A Record Penalty in the Climate-Change Fight
The Obama administration hits Hyundai and Kia with a settlement that could cost them $350 million for overstating the fuel efficiency of their cars.
Hyundai and Kia motor companies will pay as much as $350 million for overstating the fuel efficiency of their cars, as the Obama administration struck the biggest blow yet in its effort to enforce the regulations central to its strategy for combatting climate change.
The Justice Department and the EPA on Monday announced that the two Korean automakers—both part of the Hyundai Motor Group—had agreed to pay a $100 million fine and forfeit another $200 million in emissions credits in the largest civil penalty ever levied under the Clean Air Act. The total cost to the companies could reach $350 million, EPA Administrator Gina McCarthy told reporters at a press conference.
McCarthy and Attorney General Eric Holder touted the settlement as unprecedented and said it should serve as a warning to companies both in the auto and power sectors that the administration could deliver on the far-reaching regulatory scheme it has implemented over the last six years to reduce toxic greenhouse gas emissions.
"This will send a strong message that cheating is not profitable and any company that violates the law will be held to account," Holder said. "This announcement illustrates that this type of conduct quite simply will not be tolerated."
Regulators and the Justice Department had alleged that because of a "systemically flawed" testing program, the companies had sold more than 1.2 million cars in 2012 and 2013 that were inaccurately certified as meeting the administration's rules for minimum fuel efficiency standards. The companies overstated the data by about 1-2 miles per gallon. "Effectively, there was no valid certification of those cars," said Sam Hirsch, the acting chief of the Justice Department's environmental division. The cars will remain on the road, officials said, and the companies have agreed to implement new auditing and certification measures for its 2015-2016 line of vehicles.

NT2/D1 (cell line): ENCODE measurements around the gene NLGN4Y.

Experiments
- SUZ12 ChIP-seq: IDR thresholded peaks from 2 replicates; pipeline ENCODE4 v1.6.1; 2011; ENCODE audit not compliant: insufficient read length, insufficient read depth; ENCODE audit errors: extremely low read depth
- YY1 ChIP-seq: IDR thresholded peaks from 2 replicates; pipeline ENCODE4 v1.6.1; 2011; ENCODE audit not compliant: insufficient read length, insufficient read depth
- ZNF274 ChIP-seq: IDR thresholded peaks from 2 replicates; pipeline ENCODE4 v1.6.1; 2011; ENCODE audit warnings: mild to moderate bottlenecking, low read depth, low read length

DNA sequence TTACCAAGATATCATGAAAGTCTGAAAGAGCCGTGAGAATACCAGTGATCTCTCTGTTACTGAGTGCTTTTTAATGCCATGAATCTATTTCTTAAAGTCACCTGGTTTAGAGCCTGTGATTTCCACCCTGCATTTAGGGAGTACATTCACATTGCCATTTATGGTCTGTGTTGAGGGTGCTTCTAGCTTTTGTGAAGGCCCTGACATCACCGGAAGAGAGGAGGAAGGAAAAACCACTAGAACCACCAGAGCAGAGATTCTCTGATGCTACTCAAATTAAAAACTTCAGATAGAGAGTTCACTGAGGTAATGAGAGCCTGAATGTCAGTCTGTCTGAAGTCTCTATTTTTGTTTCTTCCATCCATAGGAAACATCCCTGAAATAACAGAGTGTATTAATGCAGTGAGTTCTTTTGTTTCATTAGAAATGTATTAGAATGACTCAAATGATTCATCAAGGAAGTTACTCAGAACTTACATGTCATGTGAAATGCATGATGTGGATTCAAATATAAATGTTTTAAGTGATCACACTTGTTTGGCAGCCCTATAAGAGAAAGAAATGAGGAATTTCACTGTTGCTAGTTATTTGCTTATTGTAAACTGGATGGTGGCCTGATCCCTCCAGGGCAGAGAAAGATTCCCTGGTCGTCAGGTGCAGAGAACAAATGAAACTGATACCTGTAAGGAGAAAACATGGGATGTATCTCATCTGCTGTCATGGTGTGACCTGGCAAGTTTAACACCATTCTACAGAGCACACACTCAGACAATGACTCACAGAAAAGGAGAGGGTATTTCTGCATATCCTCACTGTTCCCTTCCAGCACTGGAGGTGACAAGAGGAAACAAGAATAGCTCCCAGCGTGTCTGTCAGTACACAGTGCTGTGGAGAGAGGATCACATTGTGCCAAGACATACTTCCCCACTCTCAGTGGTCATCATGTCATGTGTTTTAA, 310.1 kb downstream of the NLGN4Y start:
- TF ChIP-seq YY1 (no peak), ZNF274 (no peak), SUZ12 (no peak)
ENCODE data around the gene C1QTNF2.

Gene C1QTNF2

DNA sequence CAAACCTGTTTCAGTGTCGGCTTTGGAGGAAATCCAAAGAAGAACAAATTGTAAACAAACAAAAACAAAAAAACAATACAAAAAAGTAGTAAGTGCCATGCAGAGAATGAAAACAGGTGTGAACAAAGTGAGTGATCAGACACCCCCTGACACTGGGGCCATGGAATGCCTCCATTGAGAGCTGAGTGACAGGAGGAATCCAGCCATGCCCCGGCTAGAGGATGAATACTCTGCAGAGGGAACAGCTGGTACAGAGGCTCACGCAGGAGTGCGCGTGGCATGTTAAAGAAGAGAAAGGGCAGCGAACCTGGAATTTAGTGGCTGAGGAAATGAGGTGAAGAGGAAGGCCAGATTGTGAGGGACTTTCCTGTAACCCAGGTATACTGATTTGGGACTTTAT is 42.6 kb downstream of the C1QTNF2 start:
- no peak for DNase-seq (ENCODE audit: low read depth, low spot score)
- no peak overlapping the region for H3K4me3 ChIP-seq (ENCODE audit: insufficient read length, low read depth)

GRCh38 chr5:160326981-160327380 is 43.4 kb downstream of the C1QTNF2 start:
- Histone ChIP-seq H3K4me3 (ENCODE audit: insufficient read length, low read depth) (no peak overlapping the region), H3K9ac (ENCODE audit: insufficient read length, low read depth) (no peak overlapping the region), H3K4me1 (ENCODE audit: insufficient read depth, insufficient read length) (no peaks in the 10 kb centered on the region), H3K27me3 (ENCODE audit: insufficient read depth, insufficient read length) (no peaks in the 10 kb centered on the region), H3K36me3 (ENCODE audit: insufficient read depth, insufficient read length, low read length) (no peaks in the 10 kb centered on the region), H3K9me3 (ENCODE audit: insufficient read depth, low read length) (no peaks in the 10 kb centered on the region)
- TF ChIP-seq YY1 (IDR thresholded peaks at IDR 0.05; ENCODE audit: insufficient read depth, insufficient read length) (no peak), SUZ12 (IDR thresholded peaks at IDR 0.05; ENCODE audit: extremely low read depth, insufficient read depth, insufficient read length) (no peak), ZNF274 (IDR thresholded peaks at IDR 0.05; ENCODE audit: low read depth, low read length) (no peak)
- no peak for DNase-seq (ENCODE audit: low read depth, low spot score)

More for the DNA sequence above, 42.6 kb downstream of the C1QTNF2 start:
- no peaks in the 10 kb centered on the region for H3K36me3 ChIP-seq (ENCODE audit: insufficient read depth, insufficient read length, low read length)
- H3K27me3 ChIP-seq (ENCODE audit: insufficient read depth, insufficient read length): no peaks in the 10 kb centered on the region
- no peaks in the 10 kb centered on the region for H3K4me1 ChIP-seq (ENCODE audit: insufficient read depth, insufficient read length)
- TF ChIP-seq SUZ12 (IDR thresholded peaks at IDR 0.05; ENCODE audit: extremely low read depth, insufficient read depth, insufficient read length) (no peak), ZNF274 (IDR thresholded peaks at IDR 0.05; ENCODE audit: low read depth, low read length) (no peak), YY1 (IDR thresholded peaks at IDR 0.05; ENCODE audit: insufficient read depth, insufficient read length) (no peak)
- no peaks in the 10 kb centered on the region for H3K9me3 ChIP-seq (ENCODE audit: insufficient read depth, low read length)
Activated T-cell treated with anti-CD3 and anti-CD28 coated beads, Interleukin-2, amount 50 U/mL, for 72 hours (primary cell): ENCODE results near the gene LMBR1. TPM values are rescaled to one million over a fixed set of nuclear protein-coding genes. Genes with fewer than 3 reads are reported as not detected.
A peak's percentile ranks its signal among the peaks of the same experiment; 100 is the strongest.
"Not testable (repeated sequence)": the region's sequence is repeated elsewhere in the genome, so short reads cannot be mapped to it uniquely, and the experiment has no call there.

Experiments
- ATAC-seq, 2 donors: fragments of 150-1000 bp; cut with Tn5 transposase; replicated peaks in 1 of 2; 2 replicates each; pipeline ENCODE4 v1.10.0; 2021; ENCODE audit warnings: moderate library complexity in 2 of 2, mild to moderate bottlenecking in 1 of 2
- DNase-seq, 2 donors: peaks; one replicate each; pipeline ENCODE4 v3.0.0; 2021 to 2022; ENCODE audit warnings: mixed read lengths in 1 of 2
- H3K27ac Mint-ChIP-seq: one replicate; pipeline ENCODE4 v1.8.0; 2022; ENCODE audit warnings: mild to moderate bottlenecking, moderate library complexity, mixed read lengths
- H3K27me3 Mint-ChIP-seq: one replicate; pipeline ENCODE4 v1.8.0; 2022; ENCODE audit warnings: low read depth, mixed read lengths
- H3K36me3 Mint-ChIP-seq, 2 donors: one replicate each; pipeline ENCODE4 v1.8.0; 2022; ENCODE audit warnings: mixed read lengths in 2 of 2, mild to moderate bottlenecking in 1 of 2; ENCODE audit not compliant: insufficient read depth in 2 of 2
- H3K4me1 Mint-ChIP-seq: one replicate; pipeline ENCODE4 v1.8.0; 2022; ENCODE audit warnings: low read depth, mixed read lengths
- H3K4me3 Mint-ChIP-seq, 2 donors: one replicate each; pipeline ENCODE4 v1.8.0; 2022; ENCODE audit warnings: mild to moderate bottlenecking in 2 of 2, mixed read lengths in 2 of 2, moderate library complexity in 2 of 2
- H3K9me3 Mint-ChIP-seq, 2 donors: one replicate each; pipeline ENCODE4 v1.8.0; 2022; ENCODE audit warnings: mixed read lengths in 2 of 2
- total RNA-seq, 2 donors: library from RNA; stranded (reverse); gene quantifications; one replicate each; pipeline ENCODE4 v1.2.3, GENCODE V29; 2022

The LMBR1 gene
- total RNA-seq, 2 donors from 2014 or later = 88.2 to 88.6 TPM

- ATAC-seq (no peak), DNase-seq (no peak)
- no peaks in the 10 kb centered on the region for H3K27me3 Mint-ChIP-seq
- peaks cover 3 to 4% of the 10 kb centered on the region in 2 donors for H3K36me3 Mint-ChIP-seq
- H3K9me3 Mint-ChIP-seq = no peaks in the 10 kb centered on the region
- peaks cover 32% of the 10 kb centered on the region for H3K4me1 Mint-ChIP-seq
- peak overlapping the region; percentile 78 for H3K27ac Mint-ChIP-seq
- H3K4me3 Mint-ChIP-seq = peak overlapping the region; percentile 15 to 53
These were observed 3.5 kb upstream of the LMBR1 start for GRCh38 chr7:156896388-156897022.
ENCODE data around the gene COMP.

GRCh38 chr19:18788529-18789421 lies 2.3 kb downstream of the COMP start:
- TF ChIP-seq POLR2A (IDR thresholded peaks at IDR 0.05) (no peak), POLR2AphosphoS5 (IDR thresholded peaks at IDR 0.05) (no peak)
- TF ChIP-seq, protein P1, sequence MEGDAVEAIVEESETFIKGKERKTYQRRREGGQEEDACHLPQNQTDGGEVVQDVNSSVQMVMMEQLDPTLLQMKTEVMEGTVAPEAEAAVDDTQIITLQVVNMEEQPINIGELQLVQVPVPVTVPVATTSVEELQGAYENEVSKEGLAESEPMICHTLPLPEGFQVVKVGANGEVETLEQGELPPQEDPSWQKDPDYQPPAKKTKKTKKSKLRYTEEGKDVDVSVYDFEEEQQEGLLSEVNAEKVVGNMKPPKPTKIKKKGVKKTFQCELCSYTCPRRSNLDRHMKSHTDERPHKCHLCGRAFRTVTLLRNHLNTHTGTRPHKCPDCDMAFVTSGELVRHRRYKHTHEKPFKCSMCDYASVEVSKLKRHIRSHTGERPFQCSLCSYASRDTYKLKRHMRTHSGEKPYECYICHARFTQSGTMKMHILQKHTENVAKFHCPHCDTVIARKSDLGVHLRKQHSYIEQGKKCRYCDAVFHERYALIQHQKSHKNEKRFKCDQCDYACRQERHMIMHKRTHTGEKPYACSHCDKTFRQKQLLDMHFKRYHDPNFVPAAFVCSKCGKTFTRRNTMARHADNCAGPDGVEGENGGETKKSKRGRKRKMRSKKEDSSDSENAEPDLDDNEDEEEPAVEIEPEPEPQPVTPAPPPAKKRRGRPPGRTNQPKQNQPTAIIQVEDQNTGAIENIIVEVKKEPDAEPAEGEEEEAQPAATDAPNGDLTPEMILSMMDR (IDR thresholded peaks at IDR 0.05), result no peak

The administration has similar investigations in progress with other companies, but McCarthy said the Kia and Hyundai violation was "by far the most egregious case that we have identified" since the rules took effect in 2012. It also appears to be the biggest enforcement action since the Supreme Court in 2007 gave EPA the power to regulate greenhouse gas emissions under the Clean Air Act.
Holder and McCarthy said the settlement was important both from an economic and environmental perspective. The administration's aggressive regulations can only be effective if they can be enforced, and the overstatements by Kia and Hyundai misled consumers and undermined competitors.
"That’s simply not fair, and it’s also not legal," McCarthy said.
In statements, the companies indicated they simply wanted the two-year investigation to be over.
“Kia Motors is a responsible company," Kia Motor America said, "and the agreement with the U.S. Environmental Protection Agency is the result of good-faith efforts among the parties to resolve our issues. We are pleased to have this matter behind us, and our priority remains making things right for our customers through our fair and transparent reimbursement program which remains in effect and unchanged by this settlement."
David Zuchowski, president and CEO of Hyundai Motor America, voiced a similar sentiment, saying the company had "acted transparently, reimbursed affected customers and fully cooperated with the EPA throughout the course of its investigation."
Hyundai had argued that its misstatements were "an honest mistake," spokeswoman Sara Jones said Monday, and both companies faulted the EPA for having confusing regulations, which the agency has since said it would clarify.